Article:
World-renowned Mediterranean diet expert Dr. Antonia Trichopoulou talked to a Greek audience about “Extra Virgin Olive Oil: The Secrets We All Know” at the Food Expo in Athens this spring. “We all know olive oil,” she said; “it’s in our DNA. Olive oil is not only health … it is culture, it is tradition, it is the economy, it is the environment.”
Culture, tradition, and the economy: as Trichopoulou reminded her listeners, olive oil has been an important part of Greek life since ancient times. It remains central to the Mediterranean diet and lifestyle, which was ranked the “best diet overall” by US News and World Report this year. More than a food, olive oil is used in religious ceremonies, nutritional supplements, and cosmetics as well as cooking and dining. Olive groves are passed down through the generations, extended families gather to work on the annual harvest, and olive oil is both a crucial ingredient and a key export for Greece.
The environment: millions of olive trees extend their silvery green leaves across the hills, valleys, and plains of Greece, while olive oil appears in most traditional Greek dishes and on most Greek tables. This is good for both people and the ecosystem. As Trichopoulou mentioned to Greek Liquid Gold, “olive oil is a sustainable food, because the olive trees have a very low carbon footprint, and olive trees produce much less carbon dioxide than they use.”
Health: while many Greeks continue to enjoy a traditional healthy diet, Trichopoulou lamented that this is no longer predominant in Greece, which has slipped to number 26 in Bloomberg’s 2019 Healthiest Country Index, far below fellow olive oil producers Spain and Italy. She insisted that the health of Greeks would improve if more of them “returned to olive oil” and the Mediterranean diet.
After all, she added, olive oil contains more than 400 microcomponents, depending on the type of olive and the cultivation and production method. “We know several of them have strong antioxidant features, and there are some indications they may react on the mechanism of several diseases as prevention or cure”; we await the results of ongoing research for confirmation in clinical trials.
Meanwhile, Trichopoulou maintained, olive oil helps increase consumption of vegetables, because we can eat more of them if they are cooked in olive oil. For example, the traditional Greek dishes called “lathera,” or “oily,” are stews made with various vegetables, plenty of olive oil, onion, garlic, and herbs – dishes full of vitamins, antioxidants, flavonoids, and other nutrients. Wild greens are also common in the Greek version of the Mediterranean diet. More than 150 edible wild greens in Greece are boiled and eaten with olive oil or prepared in “a vast array of pies” with great nutritional value, including a much higher flavonoid content than wine, onions, or tea.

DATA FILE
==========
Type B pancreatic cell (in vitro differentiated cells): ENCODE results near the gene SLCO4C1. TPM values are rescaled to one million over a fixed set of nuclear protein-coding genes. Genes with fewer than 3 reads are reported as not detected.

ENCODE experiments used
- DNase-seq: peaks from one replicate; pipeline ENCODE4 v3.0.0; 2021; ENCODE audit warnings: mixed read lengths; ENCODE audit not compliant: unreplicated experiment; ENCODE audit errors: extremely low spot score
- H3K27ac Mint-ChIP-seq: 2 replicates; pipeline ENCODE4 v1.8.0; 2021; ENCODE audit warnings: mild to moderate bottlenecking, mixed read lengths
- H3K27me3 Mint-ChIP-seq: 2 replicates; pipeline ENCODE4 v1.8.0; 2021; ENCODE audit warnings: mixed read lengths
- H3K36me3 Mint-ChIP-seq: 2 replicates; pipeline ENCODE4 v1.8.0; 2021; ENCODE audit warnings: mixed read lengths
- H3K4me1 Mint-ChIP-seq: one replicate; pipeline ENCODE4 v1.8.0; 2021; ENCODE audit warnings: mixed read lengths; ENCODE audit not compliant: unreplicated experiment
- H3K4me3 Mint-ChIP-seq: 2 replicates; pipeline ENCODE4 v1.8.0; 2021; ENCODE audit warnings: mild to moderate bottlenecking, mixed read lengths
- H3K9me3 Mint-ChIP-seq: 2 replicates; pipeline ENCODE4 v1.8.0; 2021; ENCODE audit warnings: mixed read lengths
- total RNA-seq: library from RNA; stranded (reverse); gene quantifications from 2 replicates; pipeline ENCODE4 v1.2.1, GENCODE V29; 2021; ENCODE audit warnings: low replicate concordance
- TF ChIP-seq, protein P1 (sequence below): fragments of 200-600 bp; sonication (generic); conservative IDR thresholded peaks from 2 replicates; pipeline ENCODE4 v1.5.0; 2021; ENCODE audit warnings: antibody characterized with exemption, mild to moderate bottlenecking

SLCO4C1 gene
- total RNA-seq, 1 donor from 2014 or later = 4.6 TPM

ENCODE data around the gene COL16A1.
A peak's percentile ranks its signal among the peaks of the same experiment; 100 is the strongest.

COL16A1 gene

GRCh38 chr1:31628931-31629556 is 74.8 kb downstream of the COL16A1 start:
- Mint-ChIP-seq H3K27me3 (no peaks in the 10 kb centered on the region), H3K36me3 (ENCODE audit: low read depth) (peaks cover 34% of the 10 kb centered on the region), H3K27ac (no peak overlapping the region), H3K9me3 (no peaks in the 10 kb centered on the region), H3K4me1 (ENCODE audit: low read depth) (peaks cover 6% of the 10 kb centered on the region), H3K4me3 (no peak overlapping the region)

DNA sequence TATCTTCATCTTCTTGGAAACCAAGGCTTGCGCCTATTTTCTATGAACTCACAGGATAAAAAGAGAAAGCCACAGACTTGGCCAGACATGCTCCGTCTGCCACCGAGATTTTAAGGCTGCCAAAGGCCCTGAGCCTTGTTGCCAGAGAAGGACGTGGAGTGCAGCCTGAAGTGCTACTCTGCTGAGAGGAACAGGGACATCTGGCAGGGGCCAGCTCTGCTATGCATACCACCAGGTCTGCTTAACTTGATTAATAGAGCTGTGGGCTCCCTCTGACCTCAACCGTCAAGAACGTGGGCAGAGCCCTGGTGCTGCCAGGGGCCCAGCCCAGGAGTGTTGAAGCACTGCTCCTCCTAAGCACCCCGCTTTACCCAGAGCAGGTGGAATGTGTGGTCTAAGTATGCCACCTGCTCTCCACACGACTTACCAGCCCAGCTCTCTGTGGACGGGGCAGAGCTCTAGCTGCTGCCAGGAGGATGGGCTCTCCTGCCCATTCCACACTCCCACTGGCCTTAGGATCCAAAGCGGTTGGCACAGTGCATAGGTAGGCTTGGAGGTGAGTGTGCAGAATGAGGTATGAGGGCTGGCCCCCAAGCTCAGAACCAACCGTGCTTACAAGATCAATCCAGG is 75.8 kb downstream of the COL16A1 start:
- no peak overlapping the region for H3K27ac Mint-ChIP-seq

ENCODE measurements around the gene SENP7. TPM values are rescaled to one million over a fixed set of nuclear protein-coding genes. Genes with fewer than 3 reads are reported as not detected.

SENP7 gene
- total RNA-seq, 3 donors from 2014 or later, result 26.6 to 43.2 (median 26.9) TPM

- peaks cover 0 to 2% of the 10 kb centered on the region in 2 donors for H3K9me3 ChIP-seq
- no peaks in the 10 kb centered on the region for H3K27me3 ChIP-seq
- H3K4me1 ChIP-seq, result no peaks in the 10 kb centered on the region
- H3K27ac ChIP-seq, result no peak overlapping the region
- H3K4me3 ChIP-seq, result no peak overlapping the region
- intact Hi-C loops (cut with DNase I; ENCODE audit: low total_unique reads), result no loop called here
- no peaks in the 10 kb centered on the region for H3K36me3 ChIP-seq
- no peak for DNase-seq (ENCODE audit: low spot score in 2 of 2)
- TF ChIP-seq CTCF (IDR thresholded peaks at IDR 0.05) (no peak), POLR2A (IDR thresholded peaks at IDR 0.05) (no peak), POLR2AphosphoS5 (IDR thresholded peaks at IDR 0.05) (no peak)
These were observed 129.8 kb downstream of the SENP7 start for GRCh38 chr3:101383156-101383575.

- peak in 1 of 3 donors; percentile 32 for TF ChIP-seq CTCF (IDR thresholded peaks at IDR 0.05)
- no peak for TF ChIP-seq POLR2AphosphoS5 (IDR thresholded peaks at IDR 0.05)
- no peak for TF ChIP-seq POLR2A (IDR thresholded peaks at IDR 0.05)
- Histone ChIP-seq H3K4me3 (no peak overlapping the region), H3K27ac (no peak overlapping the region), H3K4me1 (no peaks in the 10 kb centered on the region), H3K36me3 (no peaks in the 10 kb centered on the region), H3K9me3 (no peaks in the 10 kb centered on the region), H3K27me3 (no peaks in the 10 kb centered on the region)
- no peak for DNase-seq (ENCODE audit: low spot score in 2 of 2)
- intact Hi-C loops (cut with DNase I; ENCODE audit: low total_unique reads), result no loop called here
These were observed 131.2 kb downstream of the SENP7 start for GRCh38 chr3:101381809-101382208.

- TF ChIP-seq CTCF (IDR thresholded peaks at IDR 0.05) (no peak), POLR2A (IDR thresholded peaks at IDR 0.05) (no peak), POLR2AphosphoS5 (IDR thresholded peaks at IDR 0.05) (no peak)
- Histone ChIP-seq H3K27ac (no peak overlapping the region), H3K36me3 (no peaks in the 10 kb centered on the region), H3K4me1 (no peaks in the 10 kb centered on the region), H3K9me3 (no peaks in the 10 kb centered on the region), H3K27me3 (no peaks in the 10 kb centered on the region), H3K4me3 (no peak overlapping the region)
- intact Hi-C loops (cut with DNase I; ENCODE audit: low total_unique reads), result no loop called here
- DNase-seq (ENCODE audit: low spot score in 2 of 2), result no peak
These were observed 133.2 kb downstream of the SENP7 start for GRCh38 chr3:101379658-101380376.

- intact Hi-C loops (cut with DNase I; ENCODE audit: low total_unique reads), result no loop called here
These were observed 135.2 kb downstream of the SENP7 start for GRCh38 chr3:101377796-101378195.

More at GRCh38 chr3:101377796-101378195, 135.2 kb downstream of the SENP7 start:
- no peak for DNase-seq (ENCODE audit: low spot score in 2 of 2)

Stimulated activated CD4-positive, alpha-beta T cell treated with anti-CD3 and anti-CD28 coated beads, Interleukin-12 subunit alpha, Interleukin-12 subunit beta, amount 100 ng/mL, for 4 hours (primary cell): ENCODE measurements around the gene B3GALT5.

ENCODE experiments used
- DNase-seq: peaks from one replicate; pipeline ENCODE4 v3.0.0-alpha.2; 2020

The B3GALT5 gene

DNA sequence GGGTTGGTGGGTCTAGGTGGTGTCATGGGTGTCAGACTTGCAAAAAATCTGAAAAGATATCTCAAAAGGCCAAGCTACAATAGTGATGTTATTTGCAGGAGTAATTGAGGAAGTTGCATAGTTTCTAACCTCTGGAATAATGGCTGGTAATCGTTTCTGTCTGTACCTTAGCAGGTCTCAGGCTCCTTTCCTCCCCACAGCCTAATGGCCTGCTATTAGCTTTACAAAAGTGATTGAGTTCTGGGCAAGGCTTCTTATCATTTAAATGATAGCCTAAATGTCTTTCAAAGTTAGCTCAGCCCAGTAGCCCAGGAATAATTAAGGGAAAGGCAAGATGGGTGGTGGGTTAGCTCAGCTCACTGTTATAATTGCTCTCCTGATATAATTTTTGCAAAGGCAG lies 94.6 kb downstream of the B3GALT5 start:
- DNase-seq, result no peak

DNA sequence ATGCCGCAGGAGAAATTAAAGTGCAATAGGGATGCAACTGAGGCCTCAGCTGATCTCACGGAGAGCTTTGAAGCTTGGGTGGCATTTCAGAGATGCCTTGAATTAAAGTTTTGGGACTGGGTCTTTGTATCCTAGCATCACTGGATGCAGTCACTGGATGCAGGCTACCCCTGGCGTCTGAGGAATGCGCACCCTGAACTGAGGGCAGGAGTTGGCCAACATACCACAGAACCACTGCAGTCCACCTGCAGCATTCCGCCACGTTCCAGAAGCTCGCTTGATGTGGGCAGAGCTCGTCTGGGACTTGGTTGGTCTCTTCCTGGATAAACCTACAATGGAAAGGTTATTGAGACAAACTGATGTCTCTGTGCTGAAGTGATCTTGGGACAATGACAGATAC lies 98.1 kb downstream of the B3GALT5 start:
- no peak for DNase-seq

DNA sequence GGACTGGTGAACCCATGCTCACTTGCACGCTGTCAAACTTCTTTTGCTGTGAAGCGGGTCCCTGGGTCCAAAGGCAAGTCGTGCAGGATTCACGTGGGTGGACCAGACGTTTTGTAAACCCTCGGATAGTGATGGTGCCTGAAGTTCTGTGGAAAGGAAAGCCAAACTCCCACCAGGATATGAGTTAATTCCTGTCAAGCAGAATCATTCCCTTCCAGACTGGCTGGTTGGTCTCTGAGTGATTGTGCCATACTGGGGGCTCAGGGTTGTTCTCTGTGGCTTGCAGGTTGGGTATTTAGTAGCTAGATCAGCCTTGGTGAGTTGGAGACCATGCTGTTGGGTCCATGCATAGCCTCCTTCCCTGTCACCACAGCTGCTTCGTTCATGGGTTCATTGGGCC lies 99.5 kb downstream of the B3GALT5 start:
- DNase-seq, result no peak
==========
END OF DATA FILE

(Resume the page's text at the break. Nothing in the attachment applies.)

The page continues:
Trichopoulou emphasized that olive oil is a key component of the Mediterranean diet that first gained international attention for its health benefits in the mid 20th century and became better known in the 1990s. Designated an Intangible Cultural Heritage of Humanity by UNESCO in 2010, the Mediterranean diet was honored as 2019’s “best diet overall” by US News and World Report — where it was also ranked the best diet for healthy eating, the best heart-healthy diet, best diabetes diet, best plant-based diet, and the easiest diet to follow.
Trichopoulou and other proponents of this diet were not surprised by these distinctions, but only by the fact that they didn’t come earlier (although the Med diet has been near the top of US News rankings in the past). After all, the Mediterranean diet is no passing fad; on the contrary, some of the healthiest people in the world have followed it for many years. A lifestyle as much as an eating plan, it differs from most popular diets in being based on time-tested traditional healthy eating and living patterns and the wide range of health benefits substantiated by increasing numbers of scientific studies.
The health benefits associated with the Med diet include reducing the risk or seriousness of inflammation, depression, obesity, bone loss, cognitive decline, diabetes, cardiovascular disease, and cancer. Yet the Mediterranean diet does not require calorie counting or avoidance of flavorful foods or wine—to the contrary.
It is a largely plant-based diet, with plenty of vegetables, fruits, whole grains, and olive oil; daily dairy, olives, nuts, seeds, herbs, and spices; moderate amounts of white meat, fish, eggs, legumes, and wine; and limited red meat, processed foods, and sweets. The lifestyle includes regular physical activity, adequate rest, sociability, and the use of traditional local seasonal products.
During decades of research on the Mediterranean diet, Trichopoulou has shared her discoveries about its health benefits around the globe. She helped develop the first Mediterranean diet food pyramid as well as a Mediterranean diet score that quantifies observance of this diet and simplifies research on its effects on health. She is now president of the Hellenic Health Foundation, Vice President of Filaios Friends of Olive Oil Society, and Director of the World Health Organization Collaborating Center of Nutrition at the University of Athens School of Medicine.
The work of Antonia Trichopoulou and her collaborators has enabled countless health care professionals, researchers, students, and consumers worldwide to learn about this healthy traditional diet and lifestyle, often through the Mediterranean diet pyramid that introduces it with a concise, simple graphic overview.
Originally published on Greek Liquid Gold: Authentic Extra Virgin Olive Oil. See that site for recipes with olive oil, photos from Greece, agrotourism and food tourism suggestions, and olive oil news and information.